There will be a period of time over which the ban will take full effect. Although the responsibility of discontinuing foam products rests on the businesses in the food industry, there are a number of things consumers can do to help get rid of the foam from the environment. Just think of the 4 R’s

Reduce – If you patronize a business continuing to use foam, make the owners aware of the ban. The Department of Energy and Environment seeks to educate and assist with compliance rather than fine businesses for first offenses. See doee.dc.gov/foam for information on compliance and vendors of acceptable alternative products.

Reuse – Although you should make the best efforts to not use foam in the first place, it can find its way into your home as part of shipping or packaging. Rather than throw it away and take up that precious landfill space (remember, foam doesn’t biodegrade like other products will) there are decorative or functional uses for the stuff. I read an interesting post on recyclenation.com that can give you a few ideas.

Rethink- It is becoming more and more popular to carry a reusable drink container with you that you can fill up without using a supplied foam product. If you know you are going to be purchasing food, why not carry your own reusable service items with you. Stick them in your reusable bag and wash them when you get home.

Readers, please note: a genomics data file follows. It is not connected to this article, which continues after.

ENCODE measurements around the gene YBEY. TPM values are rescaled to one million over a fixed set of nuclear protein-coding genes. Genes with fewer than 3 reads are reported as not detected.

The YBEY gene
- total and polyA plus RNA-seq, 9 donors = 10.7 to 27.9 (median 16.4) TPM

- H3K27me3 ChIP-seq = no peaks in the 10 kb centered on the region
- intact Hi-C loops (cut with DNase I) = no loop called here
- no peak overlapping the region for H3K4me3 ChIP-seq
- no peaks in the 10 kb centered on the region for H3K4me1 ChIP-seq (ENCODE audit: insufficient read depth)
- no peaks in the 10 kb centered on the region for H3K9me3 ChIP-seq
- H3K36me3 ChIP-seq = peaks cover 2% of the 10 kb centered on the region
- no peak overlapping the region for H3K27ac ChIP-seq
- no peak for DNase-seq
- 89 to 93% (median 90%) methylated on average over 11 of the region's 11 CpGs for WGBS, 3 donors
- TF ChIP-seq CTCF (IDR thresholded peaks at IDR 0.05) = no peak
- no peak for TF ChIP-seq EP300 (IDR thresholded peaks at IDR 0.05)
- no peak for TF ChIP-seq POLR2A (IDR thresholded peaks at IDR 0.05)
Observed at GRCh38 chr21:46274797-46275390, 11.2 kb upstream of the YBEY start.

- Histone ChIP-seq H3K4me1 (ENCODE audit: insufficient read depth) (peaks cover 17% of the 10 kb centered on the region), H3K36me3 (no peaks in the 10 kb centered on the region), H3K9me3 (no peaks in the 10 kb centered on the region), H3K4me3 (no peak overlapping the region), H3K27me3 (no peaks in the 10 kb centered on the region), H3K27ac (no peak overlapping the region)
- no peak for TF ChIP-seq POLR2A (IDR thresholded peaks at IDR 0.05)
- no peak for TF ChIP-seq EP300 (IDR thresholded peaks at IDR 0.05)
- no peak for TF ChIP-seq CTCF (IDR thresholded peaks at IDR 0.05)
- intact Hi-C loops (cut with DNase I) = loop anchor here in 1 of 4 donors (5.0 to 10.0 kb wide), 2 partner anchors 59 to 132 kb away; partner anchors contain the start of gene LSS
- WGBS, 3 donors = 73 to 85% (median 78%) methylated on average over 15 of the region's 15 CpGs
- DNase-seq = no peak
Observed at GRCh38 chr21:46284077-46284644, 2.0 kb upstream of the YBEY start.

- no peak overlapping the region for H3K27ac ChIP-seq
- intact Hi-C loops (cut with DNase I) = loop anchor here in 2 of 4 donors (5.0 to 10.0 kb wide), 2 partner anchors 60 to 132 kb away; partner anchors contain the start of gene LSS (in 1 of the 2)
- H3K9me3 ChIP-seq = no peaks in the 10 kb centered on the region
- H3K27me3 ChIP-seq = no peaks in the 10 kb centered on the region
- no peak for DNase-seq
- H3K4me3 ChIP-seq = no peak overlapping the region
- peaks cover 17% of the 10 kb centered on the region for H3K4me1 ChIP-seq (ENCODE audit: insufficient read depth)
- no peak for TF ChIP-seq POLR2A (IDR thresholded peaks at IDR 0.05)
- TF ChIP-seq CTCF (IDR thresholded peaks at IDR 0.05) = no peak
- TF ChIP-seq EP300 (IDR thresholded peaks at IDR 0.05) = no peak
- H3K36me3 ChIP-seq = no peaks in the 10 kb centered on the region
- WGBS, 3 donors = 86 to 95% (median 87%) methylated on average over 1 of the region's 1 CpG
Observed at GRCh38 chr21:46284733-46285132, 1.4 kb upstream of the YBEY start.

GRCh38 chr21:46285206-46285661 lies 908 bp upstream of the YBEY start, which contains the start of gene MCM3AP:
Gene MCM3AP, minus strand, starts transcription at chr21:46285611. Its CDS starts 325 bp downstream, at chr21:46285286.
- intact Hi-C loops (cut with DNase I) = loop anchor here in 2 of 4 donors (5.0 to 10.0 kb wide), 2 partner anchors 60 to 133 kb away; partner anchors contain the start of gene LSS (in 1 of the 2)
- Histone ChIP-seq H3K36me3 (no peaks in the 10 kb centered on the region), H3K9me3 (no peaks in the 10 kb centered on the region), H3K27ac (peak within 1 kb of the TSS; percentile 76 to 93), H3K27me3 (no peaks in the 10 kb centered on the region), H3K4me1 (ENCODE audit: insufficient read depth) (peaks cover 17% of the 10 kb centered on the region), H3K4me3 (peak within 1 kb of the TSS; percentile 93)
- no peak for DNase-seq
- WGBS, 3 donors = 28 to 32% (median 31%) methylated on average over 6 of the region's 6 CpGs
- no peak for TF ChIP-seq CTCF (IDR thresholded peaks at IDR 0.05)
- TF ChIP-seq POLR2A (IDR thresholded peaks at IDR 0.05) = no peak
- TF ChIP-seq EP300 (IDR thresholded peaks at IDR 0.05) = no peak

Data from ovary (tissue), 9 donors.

Recycle – Most local waste haulers will not accept Styrofoam due to the cost involved in hauling a high volume lightweight material. It is also less expensive for manufacturers to make new Styrofoam than recycle it. There are, however, local companies that accept clean dry Styrofoam for recycling (EPI Industry Alliance www.epspackaging.org and selected locations of Mom’s Organic Market)  and local shipping companies may accept it to reuse.

It make take a little extra effort on our part, but each step we take brings us closer to sustainable waterways that are safe for drinking, swimming and fishing.

New Litter Prevention Research for the District of Columbia

June 7th, 2016

For over 5 years, The Alice Ferguson Foundation has been addressing the trash problem through The Regional Litter Campaign. Items such as banners, posters and yard signs evoke messages intended to actualize the impact of littering behaviors. Relevant messages include “Your Litter Hits Close to Home” and “Take Control, Take Care of your Trash”. Studying the effectiveness of the campaign through behavior observation and focus groups has given us insight into why people litter and how to promote positive behaviors.

We partnered with the research firm, Opinion Works, to look at selected groups in order to find ways to resonate with Litterers in wards 5-8 in D.C. In our most recent study, the target audiences were millennials (who are in the age demographic most likely to litter) and Spanish Speaking audiences, to determine the effectiveness of the Spanish Litter Prevention Campaign materials recently developed. Some of the findings were: